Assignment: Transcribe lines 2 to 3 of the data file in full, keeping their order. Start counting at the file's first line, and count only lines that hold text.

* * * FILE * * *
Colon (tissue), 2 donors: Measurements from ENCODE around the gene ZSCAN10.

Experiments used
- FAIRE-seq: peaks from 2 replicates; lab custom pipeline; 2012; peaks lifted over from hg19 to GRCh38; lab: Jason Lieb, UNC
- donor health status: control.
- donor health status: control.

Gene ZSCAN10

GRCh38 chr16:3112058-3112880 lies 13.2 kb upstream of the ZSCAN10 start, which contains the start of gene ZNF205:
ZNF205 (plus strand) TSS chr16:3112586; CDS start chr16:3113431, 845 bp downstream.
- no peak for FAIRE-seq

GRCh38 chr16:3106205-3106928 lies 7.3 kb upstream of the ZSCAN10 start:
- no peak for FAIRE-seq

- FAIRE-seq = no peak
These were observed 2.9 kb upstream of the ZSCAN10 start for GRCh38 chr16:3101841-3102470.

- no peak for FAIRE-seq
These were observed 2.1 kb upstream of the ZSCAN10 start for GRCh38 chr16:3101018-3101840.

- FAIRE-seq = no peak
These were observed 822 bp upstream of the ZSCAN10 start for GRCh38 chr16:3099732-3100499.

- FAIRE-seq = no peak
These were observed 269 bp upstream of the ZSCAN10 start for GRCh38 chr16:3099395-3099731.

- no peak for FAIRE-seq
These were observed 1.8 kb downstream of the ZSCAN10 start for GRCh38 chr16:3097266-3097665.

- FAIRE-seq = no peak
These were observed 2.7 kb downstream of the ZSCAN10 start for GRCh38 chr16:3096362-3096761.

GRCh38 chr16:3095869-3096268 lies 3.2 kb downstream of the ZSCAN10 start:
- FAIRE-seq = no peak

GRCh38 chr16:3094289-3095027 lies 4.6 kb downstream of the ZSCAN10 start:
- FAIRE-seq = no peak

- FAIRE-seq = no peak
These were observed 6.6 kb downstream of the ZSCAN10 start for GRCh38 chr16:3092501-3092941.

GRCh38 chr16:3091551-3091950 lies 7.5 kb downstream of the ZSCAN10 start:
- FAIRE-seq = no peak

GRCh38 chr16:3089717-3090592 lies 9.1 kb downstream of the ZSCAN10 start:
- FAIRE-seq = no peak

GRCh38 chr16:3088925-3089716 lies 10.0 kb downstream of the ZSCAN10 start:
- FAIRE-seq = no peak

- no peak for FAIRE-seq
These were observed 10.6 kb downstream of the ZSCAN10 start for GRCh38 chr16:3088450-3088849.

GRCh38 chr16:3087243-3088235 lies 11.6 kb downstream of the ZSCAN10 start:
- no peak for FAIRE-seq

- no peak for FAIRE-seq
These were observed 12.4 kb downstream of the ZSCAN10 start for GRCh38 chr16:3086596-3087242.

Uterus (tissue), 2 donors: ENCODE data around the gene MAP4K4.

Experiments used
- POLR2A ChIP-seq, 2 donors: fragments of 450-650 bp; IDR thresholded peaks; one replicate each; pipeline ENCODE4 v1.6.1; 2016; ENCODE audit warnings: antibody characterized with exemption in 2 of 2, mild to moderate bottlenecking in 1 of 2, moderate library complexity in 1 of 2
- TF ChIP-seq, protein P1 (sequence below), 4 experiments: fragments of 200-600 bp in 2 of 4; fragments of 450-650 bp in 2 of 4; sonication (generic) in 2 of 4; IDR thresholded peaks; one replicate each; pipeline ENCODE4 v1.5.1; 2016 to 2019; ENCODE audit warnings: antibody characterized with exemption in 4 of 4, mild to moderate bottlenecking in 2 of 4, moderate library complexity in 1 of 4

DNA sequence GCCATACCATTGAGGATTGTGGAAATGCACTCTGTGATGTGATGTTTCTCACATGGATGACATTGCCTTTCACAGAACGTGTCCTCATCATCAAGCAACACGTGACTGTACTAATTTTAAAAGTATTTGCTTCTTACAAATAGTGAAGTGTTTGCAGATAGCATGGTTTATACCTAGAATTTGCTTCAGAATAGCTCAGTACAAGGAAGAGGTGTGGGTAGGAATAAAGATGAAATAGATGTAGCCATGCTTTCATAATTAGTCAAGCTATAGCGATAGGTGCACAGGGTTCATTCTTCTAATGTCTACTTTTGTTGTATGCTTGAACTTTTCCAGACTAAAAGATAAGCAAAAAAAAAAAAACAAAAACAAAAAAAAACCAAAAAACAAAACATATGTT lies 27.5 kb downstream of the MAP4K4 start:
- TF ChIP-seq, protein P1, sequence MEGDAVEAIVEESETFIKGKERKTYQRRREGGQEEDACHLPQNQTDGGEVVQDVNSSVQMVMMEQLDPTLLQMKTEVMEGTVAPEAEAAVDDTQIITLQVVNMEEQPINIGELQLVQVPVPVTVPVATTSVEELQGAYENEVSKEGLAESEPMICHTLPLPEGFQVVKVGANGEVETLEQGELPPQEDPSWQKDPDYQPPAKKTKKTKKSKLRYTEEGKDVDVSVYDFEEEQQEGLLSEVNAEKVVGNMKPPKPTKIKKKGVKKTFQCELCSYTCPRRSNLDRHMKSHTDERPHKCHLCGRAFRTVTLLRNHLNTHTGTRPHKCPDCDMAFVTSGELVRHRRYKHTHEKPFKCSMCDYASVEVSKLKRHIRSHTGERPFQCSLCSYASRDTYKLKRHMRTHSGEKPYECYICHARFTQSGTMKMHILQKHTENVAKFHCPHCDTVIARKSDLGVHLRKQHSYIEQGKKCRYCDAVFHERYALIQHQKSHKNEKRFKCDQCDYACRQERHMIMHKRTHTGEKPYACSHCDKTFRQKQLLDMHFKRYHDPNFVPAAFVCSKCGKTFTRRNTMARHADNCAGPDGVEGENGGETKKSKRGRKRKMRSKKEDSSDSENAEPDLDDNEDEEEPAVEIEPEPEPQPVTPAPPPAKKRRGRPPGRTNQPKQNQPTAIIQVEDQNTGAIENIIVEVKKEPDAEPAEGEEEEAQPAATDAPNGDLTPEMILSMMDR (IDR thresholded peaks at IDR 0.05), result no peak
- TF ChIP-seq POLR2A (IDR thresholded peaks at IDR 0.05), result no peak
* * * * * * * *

Experiments used
- FAIRE-seq: peaks from 2 replicates; lab custom pipeline; 2012; peaks lifted over from hg19 to GRCh38; lab: Jason Lieb, UNC